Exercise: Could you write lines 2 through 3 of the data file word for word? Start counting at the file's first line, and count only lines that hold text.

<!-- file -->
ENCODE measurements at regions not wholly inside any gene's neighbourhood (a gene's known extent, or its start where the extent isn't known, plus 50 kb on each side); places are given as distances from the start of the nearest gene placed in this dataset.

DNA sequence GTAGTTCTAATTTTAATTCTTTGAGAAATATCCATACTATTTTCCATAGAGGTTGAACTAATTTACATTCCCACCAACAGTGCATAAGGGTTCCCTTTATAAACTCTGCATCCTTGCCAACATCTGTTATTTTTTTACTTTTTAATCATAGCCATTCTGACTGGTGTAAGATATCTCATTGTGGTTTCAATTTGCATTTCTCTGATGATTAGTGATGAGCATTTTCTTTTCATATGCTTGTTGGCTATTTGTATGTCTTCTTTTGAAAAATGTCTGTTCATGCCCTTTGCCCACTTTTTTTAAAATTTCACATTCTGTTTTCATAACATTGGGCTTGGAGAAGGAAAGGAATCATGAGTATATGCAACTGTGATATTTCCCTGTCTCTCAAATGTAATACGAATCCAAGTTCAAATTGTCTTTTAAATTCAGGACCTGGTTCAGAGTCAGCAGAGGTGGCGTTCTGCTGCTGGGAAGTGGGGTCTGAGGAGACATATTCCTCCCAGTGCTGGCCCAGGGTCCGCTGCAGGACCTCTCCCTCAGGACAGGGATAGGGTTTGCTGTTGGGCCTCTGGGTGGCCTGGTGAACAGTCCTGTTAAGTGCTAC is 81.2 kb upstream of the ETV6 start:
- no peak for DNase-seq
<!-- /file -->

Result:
DNA sequence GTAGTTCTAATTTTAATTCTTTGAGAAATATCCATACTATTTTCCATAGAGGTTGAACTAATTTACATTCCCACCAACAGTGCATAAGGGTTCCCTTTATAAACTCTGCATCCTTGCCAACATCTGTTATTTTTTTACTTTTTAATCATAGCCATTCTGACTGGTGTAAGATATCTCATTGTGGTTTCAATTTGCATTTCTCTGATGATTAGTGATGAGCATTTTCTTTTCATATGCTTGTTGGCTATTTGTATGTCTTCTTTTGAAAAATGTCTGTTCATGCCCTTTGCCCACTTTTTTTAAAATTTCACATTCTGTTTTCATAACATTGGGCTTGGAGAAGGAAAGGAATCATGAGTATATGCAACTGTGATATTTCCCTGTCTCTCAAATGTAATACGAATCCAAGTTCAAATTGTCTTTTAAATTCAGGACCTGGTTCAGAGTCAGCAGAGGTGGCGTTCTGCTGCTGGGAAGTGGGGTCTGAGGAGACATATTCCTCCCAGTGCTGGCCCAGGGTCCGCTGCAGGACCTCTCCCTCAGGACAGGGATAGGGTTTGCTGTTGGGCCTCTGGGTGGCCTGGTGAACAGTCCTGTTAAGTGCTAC is 81.2 kb upstream of the ETV6 start:
- no peak for DNase-seq